The city of Houston has joined other major metropolises such as Chicago, Denver, Phoenix and Dallas in deploying a fixed wireless video-surveillance network that monitors activity in its downtown area. The city worked closely on the project with wireless mesh network vendor Firetide, which previously installed mesh networks in the aforementioned cities, as well as others, to support fixed video implementations.

With 200 nodes operating on 4.9 GHz spectrum that has been allocated to public safety for broadband data communications, the mesh network carries live video feeds on a 24/7 basis from 300 high-definition cameras — provided by Axis Communications — to four network gateways. The footage then is transmitted over fiber to a central location, where it is analyzed and viewed.

Houston opted for a wireless mesh network for a simple reason, according to Denise Barton, Firetide’s vice president of marketing communications.

“They didn’t have fiber everywhere,” Barton said. “Obviously, it would have been far more expensive to run fiber everywhere, so they decided to use their existing infrastructure to backhaul the mesh network. … If you don’t have fiber, wireless mesh is the best solution that you can deploy for video surveillance, which is one of the most demanding applications.”

Barton added that the city also considered deploying a point-to-point system but opted for mesh technology because of its resiliency.

“In a mesh network, every point is connected to multiple points, so there are multiple paths that the packets can take, and if a node fails, the traffic simply is rerouted,” Barton said. “So, from a reliability standpoint, one of the keys is that there are redundant paths built into the network architecture.”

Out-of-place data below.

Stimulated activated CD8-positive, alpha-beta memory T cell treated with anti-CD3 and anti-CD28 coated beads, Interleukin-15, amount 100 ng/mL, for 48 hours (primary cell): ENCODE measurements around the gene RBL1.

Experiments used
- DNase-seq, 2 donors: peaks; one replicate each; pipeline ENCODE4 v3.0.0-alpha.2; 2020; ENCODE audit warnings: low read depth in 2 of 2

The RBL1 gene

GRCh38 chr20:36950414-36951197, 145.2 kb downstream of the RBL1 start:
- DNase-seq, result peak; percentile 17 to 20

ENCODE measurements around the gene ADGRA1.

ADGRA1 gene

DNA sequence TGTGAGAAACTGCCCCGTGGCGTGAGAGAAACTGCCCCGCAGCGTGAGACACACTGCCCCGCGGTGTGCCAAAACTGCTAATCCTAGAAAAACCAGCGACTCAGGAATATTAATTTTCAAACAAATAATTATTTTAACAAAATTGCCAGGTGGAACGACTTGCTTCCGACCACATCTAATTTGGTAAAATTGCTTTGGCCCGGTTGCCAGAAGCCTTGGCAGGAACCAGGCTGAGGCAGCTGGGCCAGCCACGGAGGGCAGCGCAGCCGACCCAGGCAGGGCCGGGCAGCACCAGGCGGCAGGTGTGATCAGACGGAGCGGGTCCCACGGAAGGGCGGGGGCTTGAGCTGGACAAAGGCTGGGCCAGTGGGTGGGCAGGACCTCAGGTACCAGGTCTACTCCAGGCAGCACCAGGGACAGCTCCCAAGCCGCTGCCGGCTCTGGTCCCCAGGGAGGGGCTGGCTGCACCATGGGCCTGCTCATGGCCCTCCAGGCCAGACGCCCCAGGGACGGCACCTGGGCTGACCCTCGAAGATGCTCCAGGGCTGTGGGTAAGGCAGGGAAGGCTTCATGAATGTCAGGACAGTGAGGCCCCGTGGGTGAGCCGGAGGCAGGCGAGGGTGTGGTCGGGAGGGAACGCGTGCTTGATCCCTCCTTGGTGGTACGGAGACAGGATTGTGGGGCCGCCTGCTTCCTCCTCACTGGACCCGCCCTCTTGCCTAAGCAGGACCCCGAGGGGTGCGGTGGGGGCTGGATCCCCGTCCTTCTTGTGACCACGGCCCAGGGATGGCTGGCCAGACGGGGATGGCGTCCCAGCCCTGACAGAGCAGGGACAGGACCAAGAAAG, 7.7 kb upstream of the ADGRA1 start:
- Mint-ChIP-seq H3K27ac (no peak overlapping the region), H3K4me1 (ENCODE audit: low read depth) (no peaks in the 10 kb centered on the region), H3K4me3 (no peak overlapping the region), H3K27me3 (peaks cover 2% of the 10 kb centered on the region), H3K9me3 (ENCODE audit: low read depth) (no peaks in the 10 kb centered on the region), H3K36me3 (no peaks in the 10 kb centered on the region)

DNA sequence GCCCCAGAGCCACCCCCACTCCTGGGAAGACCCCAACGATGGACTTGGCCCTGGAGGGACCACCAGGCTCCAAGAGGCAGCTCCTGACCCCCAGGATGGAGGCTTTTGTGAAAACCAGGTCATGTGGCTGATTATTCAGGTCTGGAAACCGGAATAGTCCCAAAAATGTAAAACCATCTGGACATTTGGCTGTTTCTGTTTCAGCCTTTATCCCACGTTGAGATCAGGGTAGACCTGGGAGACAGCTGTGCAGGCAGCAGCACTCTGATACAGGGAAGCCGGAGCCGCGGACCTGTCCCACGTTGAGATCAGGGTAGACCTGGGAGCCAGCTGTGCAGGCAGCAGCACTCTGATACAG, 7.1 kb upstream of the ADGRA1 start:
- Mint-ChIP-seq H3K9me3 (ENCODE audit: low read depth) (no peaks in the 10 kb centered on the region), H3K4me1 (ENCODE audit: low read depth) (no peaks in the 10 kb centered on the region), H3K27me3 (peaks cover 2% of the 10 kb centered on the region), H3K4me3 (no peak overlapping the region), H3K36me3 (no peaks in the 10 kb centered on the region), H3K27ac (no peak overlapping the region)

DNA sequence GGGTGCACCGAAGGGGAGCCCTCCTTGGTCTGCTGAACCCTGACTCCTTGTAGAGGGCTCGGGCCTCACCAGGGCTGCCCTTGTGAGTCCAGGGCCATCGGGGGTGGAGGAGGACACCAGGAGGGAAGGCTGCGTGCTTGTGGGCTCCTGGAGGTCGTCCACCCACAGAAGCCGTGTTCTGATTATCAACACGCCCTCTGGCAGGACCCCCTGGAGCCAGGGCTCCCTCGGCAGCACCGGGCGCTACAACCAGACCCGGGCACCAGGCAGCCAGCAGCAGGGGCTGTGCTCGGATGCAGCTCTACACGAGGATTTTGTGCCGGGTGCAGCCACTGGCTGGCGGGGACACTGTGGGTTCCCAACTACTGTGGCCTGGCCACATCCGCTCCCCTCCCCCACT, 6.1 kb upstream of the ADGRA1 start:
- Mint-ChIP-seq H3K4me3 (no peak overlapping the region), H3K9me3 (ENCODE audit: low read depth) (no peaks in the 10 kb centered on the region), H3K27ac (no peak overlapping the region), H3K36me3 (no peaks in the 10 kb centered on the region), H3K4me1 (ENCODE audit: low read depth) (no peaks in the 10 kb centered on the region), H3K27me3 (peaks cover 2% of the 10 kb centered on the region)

Another advantage of a mesh network is that it is scalable. If an entity wants to increase network capacity or expand the network geographically, all it has to do is add nodes. A significant expansion of a point-to-point network would require the addition of one or more hops, which would be a much more expensive proposition, Barton said.

Each node in Houston’s deployment provides more bandwidth than the video camera needs, according to Barton. This means that the mesh network can be used simultaneously for other purposes — for instance, a police officer could access the city’s data network to pull a mug shot or rap sheet; a hazmat team could download a warehouse manifest to determine whether the facility poses a risk; or a fire chief could download a building blueprint or floor plan while on the fireground to improve incident command — without having a detrimental effect on the video network.